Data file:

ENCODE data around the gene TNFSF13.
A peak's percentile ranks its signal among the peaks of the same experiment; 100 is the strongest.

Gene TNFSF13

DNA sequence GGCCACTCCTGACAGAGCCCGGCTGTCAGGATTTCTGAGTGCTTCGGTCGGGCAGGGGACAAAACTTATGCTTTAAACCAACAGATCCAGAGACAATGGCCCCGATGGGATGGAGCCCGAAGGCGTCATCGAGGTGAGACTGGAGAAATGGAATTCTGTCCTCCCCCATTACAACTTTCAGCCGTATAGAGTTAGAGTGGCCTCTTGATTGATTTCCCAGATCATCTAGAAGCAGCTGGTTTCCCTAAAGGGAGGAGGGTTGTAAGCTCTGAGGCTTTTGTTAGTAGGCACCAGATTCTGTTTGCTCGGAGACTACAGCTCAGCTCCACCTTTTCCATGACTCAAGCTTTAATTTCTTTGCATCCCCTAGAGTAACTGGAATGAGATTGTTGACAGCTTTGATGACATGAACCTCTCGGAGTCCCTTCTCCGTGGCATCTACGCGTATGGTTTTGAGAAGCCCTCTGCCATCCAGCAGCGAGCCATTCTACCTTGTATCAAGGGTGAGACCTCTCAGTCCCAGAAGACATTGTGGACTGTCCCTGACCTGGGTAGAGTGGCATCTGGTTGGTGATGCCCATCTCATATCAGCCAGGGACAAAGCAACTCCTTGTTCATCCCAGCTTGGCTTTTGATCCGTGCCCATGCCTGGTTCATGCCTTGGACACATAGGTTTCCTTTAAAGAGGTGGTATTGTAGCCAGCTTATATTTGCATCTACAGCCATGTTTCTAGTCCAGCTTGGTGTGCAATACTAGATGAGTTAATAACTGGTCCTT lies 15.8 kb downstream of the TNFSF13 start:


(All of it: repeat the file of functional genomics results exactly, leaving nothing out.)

ENCODE data around the gene TNFSF13.
A peak's percentile ranks its signal among the peaks of the same experiment; 100 is the strongest.

Gene TNFSF13

DNA sequence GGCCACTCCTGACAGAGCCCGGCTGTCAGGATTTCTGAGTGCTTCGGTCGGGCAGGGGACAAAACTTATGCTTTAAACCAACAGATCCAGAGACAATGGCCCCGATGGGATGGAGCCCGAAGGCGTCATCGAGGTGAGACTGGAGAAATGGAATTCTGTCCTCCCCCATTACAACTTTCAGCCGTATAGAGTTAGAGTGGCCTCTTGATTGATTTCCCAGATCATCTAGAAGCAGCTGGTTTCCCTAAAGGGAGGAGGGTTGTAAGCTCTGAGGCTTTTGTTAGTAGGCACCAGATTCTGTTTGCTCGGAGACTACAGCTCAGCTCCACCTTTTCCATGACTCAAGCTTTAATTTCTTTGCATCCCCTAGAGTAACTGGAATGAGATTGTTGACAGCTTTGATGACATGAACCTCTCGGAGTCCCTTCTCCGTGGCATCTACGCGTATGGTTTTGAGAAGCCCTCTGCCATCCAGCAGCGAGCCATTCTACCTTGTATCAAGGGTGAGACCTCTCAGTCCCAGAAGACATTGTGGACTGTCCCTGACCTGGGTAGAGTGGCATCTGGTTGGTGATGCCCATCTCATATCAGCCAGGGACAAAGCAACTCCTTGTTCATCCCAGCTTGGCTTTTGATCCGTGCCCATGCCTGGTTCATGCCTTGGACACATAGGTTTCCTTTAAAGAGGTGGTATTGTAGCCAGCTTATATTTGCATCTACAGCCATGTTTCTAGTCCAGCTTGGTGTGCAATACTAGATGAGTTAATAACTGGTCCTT lies 15.8 kb downstream of the TNFSF13 start: